Purine and pyrimidine nucleotides activate distinct signalling pathways in PC12 cells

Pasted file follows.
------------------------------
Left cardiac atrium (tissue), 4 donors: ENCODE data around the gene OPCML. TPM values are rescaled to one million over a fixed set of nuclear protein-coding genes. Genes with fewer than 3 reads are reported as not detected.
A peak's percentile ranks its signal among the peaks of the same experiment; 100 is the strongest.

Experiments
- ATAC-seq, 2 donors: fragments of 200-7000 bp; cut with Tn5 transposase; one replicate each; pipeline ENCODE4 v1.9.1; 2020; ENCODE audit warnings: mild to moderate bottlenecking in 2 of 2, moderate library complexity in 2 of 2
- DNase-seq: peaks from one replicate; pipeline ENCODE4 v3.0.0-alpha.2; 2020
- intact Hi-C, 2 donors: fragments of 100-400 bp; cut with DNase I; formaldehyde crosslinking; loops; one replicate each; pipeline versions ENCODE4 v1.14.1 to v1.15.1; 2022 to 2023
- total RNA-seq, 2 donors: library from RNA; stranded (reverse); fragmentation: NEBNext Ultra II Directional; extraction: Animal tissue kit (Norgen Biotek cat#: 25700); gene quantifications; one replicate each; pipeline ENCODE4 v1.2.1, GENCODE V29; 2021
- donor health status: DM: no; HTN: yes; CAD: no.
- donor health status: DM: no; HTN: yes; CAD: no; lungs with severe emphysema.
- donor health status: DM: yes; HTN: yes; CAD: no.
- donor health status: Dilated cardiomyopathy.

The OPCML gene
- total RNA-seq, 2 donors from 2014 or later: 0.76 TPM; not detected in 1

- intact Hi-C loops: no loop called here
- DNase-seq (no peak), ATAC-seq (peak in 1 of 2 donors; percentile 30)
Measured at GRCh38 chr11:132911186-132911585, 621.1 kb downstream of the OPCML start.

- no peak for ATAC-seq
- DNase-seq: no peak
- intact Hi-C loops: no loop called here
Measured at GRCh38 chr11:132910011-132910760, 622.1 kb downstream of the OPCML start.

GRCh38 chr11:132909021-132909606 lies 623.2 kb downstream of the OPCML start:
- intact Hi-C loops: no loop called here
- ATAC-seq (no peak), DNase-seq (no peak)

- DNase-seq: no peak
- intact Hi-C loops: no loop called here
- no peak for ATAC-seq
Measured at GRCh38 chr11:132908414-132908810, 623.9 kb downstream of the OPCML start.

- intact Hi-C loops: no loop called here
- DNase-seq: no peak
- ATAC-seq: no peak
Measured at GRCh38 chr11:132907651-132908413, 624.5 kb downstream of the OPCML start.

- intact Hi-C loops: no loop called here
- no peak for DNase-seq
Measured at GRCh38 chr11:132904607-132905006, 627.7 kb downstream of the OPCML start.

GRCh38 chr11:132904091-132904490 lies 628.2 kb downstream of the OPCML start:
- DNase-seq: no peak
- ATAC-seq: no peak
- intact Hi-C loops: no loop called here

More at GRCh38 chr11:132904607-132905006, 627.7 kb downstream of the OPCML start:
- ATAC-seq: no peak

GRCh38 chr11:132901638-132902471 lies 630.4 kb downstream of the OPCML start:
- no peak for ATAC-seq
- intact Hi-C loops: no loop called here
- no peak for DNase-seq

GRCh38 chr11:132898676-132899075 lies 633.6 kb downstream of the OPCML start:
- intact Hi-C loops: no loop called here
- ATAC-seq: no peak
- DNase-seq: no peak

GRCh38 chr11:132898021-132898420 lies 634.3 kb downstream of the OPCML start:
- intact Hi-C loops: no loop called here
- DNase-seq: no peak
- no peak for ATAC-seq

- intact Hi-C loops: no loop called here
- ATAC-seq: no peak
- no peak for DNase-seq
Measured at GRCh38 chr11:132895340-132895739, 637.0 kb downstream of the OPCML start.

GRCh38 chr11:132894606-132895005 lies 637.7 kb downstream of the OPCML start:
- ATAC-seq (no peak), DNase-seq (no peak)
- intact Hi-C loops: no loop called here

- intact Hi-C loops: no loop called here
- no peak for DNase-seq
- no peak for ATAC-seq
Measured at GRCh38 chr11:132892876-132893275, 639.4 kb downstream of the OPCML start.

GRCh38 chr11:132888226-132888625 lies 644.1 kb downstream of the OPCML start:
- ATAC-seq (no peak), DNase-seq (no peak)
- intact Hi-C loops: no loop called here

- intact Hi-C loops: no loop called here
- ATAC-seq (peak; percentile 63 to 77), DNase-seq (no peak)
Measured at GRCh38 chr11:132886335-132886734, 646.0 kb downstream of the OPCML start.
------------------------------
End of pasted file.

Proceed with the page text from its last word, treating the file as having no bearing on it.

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The role of extracellular nucleotides in intracellular signalling and neurosecretion was assessed in PC12 cells. Activation of phospholipase C and increased [Ca2+]i were mediated by purinoceptors with an agonist potency profile, ATP approximately UTP > 2-methylthioadenosine triphosphate (2-MeSATP), typical of P2U. ATP also evoked a rapid acidification followed by a more gradual alkalinization (measured with 2',7'-biscarboxyethyl-5(6)-carboxyfluorescein (BCECF)), while UTP induced only a gradual alkalinization. The amiloride analogue 5-(N-ethyl-N-isopropyl)amiloride (EIPA) attenuated the alkalinization phase suggesting activation of the Na+/H+ exchanger by ATP and UTP. Using bisoxonol and [3H]tetraphenylphosphonium ([3H]TPP+) as potential-sensitive probes, we showed that while ATP rapidly depolarized PC12 cells in an Na(+)-dependent manner, UTP evoked a much reduced and delayed response. The potency profile (ATP approximately 2-MeSATP approximately adenosine 5'-O-(3-thiotriphosphate) (ATP gamma S) >> UTP, alpha, beta-methyleneATP) suggested involvement of a receptor subtype distinct from P2U. Secretion of endogenous dopamine was also assessed. Those nucleotides that induced depolarization (ATP, 2-MeSATP, ATP gamma S) were also the most potent secretagogues. UTP was ineffective. Our results suggest that ATP stimulates distinct purinoceptor subtypes and induces neurosecretion through the activation of multiple signalling pathways.
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